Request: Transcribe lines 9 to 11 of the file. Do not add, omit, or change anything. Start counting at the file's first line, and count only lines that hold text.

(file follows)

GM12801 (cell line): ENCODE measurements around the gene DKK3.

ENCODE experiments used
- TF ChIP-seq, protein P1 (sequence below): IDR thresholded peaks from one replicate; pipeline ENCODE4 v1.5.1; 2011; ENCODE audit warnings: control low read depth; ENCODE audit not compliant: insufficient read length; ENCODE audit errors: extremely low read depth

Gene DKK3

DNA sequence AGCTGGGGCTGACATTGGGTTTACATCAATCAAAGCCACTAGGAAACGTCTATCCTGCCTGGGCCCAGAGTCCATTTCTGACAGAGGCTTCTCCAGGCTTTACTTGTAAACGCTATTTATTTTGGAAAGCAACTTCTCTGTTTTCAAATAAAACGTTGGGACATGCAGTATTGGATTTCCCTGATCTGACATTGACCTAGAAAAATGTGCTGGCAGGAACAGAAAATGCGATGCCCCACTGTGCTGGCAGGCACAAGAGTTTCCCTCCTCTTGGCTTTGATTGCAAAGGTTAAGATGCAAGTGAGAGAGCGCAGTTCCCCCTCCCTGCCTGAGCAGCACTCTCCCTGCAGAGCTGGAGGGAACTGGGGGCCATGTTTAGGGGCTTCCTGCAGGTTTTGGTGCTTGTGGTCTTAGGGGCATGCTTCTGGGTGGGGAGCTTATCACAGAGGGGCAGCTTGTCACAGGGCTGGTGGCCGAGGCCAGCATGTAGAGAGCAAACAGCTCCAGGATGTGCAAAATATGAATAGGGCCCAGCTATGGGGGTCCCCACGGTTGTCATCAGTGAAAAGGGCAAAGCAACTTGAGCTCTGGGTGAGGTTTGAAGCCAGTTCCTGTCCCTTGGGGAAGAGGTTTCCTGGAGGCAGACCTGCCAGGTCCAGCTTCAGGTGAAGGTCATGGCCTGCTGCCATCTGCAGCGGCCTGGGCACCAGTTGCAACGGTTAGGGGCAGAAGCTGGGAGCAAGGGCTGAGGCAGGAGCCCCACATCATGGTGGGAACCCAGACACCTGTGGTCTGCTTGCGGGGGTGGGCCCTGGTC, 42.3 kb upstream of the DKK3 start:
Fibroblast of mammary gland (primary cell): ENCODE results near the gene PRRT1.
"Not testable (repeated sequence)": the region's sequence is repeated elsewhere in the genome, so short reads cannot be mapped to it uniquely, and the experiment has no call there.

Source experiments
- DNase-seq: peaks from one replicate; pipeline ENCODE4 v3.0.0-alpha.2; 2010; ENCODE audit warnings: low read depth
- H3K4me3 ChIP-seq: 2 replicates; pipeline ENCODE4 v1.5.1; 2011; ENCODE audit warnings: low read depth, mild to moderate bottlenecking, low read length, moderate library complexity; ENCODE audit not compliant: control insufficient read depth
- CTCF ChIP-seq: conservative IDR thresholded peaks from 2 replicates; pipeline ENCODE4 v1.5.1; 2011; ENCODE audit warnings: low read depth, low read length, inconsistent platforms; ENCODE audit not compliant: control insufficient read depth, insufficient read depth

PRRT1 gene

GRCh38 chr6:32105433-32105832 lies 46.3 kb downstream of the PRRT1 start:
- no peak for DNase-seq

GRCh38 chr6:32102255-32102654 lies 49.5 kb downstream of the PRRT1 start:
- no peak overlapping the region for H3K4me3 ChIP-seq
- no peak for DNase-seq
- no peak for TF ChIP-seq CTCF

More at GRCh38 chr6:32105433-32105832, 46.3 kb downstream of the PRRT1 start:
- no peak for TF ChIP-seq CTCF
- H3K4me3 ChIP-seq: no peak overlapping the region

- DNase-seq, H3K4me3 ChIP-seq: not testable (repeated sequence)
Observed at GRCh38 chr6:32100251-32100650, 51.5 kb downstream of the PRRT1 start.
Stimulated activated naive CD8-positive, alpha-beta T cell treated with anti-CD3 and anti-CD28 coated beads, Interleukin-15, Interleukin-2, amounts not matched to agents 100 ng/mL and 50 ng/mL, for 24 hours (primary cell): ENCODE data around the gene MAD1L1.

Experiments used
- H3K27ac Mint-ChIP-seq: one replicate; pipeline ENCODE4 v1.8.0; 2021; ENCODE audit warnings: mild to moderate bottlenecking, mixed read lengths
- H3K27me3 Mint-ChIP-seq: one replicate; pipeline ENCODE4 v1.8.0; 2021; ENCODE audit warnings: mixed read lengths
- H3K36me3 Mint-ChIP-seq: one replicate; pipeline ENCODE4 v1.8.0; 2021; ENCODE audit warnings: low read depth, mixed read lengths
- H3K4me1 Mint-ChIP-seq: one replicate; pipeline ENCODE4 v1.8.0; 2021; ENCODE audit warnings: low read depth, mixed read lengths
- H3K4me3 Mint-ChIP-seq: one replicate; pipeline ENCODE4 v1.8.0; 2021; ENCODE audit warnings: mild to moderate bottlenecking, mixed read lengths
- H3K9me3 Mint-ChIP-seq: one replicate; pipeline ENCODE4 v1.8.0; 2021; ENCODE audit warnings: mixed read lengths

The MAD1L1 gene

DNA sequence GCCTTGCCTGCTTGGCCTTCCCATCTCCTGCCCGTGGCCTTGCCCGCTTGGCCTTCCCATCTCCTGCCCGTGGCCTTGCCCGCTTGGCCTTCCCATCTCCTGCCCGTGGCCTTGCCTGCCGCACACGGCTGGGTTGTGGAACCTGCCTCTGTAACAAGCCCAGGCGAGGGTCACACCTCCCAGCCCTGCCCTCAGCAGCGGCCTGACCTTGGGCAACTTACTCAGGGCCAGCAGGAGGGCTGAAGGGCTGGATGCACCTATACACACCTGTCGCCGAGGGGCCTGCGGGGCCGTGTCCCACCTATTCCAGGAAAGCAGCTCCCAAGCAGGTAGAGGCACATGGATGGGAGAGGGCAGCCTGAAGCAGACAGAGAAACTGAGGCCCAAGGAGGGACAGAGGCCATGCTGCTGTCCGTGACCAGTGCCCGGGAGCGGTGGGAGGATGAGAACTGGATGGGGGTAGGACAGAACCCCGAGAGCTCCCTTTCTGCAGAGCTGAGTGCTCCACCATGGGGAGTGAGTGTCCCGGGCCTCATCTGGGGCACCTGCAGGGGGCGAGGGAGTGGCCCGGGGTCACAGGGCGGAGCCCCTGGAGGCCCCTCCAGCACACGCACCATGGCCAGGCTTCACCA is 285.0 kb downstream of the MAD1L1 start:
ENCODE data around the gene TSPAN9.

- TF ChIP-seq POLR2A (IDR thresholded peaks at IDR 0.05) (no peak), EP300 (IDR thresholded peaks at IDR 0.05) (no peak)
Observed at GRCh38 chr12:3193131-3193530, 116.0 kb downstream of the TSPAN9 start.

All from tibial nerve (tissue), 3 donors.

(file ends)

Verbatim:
- DNase-seq: peaks from one replicate; pipeline ENCODE4 v3.0.0-alpha.2; 2010; ENCODE audit warnings: low read depth
- H3K4me3 ChIP-seq: 2 replicates; pipeline ENCODE4 v1.5.1; 2011; ENCODE audit warnings: low read depth, mild to moderate bottlenecking, low read length, moderate library complexity; ENCODE audit not compliant: control insufficient read depth
- CTCF ChIP-seq: conservative IDR thresholded peaks from 2 replicates; pipeline ENCODE4 v1.5.1; 2011; ENCODE audit warnings: low read depth, low read length, inconsistent platforms; ENCODE audit not compliant: control insufficient read depth, insufficient read depth